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Where Jane Austen Sat: The “Austin” Box at Edmund Kean’s Shylock, Theatre Royal, Drury Lane, March 5, 1814

This essay announces the discovery of the exact location of Jane Austen’s box at the Theatre Royal, Drury Lane, London, on Saturday, March 5, 1814, the night of Edmund Kean’s performance as Shylock in William Shakespeare’s The Merchant of Venice.  The essay sets out the number of people in the Austen party and names some of the box’s other occupants.  It also details the box’s location in the auditorium and offers a discussion of material contextual issues, such as the Austen party’s presumed sight-lines of the stage and the theatre’s total receipts that night.

The essay entails diving into the sociability of early nineteenth-century British theatre, not least including the details of auditorium seating.1  On account of protective royal patents, Georgian London only had two theatres permitted to perform the spoken word, Covent Garden and Drury Lane.  The latter had reopened in October 1812, rebuilt by Benjamin Dean Wyatt, after a disastrous fire in 1809, and run by a new management committee headed by Samuel Whitbread of the brewing dynasty.  By the time Kean came along, the Drury Lane company was flagging and its receipts falling.  His overnight fame as Shylock on January 26, 1814, brought the theatre measurably increased audiences and income. 

The scale of London theatre may be surprising.  Even before its rebuild, Drury Lane held 3,611 people (and Covent Garden almost as many) (“Andrew Cherry” 169).  Audiences would expect to see a “mainpiece,” normally a comedy of manners or a tragedy, followed by an “afterpiece,” usually a farce or a pantomime.  References to crowded, hot, and fractious theatres are commonplace and not confined to the royal theatres.  On their night, the Austen family was probably fortunate in being able to stay at Henry Austen’s house in nearby Henrietta Street, since the weather that day was, as it had been all week, a mid-winter mix of snow and rain (Cary).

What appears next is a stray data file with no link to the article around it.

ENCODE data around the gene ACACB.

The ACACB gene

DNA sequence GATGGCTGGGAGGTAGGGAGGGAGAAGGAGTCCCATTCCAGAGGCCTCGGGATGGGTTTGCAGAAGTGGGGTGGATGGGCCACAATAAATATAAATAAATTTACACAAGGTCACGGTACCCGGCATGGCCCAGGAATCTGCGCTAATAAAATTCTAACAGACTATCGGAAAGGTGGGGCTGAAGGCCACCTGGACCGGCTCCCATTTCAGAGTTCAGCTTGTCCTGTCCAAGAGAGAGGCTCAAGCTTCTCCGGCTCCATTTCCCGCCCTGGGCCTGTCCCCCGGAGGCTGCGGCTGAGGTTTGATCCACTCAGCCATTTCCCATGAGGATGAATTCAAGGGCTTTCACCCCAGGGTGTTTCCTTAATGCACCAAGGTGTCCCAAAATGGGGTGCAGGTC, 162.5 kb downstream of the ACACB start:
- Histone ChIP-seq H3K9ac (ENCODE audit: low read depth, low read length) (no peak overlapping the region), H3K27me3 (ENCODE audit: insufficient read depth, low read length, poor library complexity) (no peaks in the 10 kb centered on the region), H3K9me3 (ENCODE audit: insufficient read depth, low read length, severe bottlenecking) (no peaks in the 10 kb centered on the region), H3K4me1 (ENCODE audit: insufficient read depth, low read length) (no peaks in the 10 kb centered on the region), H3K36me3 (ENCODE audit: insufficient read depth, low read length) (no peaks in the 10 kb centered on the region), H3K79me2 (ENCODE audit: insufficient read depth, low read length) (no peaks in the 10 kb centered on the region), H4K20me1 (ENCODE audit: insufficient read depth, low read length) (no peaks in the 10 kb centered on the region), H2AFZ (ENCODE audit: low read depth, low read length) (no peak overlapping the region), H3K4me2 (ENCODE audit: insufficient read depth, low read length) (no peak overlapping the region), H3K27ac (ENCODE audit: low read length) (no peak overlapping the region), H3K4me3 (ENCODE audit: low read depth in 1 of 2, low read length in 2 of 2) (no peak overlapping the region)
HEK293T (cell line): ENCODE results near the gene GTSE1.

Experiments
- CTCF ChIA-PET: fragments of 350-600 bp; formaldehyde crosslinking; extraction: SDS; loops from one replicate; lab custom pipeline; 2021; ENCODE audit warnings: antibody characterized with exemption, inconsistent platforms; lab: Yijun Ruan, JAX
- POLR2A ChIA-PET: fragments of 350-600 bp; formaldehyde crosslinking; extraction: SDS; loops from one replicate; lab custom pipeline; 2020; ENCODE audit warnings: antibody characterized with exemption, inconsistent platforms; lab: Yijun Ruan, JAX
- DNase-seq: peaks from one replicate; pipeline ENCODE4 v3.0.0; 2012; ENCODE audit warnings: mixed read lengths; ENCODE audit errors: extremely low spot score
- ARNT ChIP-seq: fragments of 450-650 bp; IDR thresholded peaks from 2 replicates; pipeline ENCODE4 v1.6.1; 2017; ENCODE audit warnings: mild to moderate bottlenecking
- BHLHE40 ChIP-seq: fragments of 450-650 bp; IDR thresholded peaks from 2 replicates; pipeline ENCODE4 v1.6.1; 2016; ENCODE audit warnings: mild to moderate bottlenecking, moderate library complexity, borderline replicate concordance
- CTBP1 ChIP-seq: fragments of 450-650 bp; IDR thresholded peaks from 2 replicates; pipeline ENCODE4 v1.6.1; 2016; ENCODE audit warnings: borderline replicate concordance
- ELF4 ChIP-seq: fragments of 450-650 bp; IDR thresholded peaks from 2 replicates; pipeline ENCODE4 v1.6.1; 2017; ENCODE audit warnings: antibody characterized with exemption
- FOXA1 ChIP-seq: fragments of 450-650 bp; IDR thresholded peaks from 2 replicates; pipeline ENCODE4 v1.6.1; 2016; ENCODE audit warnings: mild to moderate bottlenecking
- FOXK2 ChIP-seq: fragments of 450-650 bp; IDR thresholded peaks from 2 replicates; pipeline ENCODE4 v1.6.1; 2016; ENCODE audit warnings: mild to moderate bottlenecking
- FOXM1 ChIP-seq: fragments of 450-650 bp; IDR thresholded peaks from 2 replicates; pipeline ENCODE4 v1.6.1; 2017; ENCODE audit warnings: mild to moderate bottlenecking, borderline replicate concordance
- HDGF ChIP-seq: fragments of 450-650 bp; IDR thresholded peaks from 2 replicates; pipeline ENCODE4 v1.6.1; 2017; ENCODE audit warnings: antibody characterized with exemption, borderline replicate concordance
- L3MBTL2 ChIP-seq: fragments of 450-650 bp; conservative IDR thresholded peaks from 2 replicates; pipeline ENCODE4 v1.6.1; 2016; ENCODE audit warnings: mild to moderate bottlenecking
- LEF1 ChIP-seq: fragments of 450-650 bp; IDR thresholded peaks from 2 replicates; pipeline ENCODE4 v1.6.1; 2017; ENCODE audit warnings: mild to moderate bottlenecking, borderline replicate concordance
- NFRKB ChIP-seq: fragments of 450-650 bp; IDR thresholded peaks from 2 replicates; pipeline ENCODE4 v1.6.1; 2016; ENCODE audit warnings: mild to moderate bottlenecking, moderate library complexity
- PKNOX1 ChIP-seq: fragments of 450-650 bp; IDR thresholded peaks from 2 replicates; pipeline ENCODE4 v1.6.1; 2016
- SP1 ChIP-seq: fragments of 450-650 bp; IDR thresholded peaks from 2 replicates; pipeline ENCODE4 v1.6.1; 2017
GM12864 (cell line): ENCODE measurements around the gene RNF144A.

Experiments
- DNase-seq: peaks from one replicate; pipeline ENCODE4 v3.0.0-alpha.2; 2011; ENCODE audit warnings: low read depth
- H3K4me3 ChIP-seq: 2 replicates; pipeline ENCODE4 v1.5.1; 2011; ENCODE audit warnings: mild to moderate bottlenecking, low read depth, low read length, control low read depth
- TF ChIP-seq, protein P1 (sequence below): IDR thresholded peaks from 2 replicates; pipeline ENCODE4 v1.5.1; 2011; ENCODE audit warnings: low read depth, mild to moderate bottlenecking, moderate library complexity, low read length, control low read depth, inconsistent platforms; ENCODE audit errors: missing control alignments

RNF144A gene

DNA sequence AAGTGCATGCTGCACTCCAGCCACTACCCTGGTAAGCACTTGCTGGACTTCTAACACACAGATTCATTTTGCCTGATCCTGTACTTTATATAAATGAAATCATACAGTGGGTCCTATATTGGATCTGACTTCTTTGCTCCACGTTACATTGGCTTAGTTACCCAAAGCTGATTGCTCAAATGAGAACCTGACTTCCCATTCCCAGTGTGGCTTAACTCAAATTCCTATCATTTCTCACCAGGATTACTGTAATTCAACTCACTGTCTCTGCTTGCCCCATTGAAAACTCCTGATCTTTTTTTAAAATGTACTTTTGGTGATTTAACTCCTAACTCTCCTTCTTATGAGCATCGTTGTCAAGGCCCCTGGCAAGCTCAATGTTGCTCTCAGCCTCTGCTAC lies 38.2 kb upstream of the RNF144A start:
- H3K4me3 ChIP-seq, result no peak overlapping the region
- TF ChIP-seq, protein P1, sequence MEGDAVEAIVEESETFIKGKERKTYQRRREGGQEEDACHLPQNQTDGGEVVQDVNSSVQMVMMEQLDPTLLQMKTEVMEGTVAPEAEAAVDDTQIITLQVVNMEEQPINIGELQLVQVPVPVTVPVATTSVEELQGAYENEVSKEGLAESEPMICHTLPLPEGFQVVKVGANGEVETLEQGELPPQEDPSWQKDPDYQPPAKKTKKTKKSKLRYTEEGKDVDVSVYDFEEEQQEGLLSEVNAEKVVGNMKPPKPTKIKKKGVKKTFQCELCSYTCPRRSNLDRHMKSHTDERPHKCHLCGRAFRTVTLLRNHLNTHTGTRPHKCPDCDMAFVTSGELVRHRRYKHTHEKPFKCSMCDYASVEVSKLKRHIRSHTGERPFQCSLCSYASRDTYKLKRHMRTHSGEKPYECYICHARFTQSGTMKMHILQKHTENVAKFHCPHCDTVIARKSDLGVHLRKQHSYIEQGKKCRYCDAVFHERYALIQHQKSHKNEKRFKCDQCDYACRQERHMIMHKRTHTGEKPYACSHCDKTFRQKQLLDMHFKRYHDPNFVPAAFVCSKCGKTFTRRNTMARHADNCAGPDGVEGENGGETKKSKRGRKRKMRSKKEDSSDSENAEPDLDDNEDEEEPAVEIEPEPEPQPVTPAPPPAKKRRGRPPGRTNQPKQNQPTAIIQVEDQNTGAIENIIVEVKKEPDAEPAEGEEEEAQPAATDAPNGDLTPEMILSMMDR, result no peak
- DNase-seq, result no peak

The literary source for our knowledge of the Austens’ visit is mainly contained in Jane Austen’s letter to Cassandra dated 2–3 March 1814:  “Places are secured at Drury Lane for Saturday, but so great is the rage for seeing Keen that only a 3d & 4th row could be got.  As it is in a front box however, I hope we shall do pretty well.—Shylock.—A good play for Fanny.  She cannot be much affected I think. . . . The two vacant places of our two rows, are likely to be filled by Mr Tilson & his Brother Genl Chownes.” 

The principal findings can be easily stated. 

The Austens were registered in Drury Lane’s Box Book under what was most likely the name of her brother Henry Thomas Austen (“Mr. Austin”).  As her letter states, they were in the “3d & 4th row” of what is now identifiable as Stage Box number 13, on the “Prince’s Side” of the auditorium, seated behind the twelve-strong party of “Lady C. Copley.”  Behind the Austens was a “Mr. Hoare,” apparently theatre-going on his own.  “Lady C. Copley” is identifiable as Lady Cecil Copley (1770–1819), the divorced 1st Marchioness of Abercorn but by that time the wife of a baronet.2  Lady Copley is the only member of her party who can be firmly identified because she gave her name to the Box Keeper (if not in person then through a servant or someone else acting as her agent).  The context of the Copley and Hoare parties will be the subject of a separate essay, which will include more extensive information about their identities as well as those of some other occupants of this tier of boxes. 

austen box v2Folger Z.e. 16. Courtesy of the Folger Shakespeare Library, Washington, D.C.

In the Box Book entry, Henry Austen’s name (“Mr. Austin”) was positioned between that of Lady Copley and Mr. Hoare, consistent with Austen’s understanding that they were in the “3d & 4th row.”  From the layout of Drury Lane’s pre-printed Box Book, Box 13 in that tier was the one nearest the stage (the box had its symmetrical equivalent on the “King’s Side,” laterally opposite).  Austen refers to it in her letter as “a front box.”  Situated above the Orchestra Boxes, which were level with the sunken orchestra pit, the Austen party in Stage Box 13 would have been looking slightly down on Kean and from an extreme lateral angle of about 10–20 degrees (giving them a good view but a very oblique view).  Of course, unless they stood up or craned their necks, their sightlines would have been obscured by the Copley party in the first and second rows.  Mr. Hoare, behind them, would have had an even worse view. 

This information is contained in the Drury Lane Box Book of box occupancy now in the Folger Shakespeare Library, Washington, D.C. (Folger Z.e.16).  The book comprises a substantial, pre-printed auditorium occupancy layout, tier-by-tier and box-by-box, of the theatre’s boxes set out as a calendar sequence of performances.  Locating the entry is simply a matter of calling up Folger Z.e.16 and then referring to the date March 5, 1814.